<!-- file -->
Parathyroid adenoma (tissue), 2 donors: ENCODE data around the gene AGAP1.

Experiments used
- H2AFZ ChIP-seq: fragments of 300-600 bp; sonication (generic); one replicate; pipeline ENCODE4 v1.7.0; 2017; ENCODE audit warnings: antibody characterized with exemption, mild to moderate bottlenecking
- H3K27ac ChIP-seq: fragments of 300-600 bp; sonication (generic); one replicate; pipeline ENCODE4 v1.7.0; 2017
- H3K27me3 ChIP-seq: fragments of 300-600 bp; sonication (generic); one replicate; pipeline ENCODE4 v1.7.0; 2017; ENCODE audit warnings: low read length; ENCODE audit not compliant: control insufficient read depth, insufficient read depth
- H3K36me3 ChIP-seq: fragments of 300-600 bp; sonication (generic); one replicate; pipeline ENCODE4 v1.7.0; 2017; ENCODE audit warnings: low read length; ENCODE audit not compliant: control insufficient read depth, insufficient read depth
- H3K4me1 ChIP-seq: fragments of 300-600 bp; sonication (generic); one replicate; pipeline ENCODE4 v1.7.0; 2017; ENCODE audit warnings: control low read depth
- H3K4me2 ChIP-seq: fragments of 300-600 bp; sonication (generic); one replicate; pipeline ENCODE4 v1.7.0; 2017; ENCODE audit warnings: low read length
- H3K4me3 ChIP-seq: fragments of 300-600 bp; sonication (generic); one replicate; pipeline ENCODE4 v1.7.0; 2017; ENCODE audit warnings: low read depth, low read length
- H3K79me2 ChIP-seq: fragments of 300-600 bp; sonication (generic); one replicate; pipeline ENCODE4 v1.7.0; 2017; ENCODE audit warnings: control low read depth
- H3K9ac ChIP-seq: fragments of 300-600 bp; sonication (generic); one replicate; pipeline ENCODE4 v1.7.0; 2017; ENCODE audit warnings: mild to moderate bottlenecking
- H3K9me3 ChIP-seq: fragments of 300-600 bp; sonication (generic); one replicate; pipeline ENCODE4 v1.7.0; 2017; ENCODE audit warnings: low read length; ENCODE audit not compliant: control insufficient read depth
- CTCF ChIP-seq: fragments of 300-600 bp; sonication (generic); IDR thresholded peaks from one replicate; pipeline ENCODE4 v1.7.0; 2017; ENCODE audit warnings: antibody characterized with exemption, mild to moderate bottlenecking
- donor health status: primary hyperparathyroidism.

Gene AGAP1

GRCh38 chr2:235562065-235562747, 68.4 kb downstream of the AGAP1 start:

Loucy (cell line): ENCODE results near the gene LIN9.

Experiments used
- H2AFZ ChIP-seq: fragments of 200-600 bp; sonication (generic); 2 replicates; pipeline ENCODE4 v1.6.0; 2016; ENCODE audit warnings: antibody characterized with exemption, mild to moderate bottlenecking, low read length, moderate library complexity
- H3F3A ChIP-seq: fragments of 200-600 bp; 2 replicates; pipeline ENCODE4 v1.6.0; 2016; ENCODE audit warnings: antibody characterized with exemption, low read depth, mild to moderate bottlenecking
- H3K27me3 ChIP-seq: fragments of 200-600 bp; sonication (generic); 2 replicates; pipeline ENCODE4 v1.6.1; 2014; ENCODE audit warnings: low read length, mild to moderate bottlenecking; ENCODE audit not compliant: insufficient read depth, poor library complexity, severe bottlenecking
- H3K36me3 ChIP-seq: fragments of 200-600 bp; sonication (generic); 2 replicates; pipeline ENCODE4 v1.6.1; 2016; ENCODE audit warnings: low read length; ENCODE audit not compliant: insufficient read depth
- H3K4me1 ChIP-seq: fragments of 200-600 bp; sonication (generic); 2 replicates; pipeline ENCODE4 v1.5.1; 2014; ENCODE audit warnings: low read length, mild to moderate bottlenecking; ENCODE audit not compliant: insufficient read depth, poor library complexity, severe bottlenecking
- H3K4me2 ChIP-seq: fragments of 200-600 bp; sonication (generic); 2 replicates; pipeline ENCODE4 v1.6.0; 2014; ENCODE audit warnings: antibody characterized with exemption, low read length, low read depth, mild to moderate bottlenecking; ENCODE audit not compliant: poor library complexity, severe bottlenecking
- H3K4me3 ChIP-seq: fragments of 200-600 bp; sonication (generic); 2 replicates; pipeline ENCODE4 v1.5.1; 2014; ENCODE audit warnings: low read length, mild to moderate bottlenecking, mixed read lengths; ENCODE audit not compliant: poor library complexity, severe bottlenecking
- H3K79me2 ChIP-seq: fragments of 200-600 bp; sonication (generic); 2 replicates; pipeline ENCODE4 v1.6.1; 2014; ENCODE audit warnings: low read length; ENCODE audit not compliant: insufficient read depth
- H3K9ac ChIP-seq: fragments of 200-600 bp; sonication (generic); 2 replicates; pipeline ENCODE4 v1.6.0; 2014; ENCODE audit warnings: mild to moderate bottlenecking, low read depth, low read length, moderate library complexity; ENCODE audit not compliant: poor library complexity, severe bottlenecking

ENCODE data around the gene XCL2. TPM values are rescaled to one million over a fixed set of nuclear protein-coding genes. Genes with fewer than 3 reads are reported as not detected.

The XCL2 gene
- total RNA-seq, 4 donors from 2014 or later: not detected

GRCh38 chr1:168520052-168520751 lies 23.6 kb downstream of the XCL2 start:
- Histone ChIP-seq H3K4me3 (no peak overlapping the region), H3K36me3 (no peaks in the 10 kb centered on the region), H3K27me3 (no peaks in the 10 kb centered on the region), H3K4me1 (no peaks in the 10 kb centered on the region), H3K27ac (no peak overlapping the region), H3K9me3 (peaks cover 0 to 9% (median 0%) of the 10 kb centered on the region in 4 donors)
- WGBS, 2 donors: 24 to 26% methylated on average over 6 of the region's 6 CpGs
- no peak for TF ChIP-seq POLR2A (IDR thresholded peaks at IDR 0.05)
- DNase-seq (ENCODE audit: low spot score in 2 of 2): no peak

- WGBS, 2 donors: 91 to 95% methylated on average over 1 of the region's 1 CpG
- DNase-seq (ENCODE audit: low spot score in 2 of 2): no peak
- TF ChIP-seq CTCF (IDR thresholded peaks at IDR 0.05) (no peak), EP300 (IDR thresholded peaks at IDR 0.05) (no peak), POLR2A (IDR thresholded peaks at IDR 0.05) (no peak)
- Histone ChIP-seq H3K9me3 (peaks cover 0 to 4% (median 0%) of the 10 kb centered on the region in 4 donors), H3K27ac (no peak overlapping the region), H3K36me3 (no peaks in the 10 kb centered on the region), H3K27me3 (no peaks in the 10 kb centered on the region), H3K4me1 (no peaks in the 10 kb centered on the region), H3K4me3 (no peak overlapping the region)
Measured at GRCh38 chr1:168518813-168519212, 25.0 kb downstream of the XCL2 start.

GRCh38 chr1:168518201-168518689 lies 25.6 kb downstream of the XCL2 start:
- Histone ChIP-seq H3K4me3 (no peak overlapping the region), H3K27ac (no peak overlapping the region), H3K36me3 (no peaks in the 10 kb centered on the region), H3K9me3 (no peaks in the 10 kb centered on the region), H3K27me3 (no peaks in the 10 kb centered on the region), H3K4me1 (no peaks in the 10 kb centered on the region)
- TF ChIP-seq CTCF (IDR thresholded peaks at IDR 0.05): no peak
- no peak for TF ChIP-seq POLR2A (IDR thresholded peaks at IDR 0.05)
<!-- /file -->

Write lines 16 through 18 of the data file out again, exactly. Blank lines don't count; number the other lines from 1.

GRCh38 chr2:235562065-235562747, 68.4 kb downstream of the AGAP1 start:

Loucy (cell line): ENCODE results near the gene LIN9.

Experiments used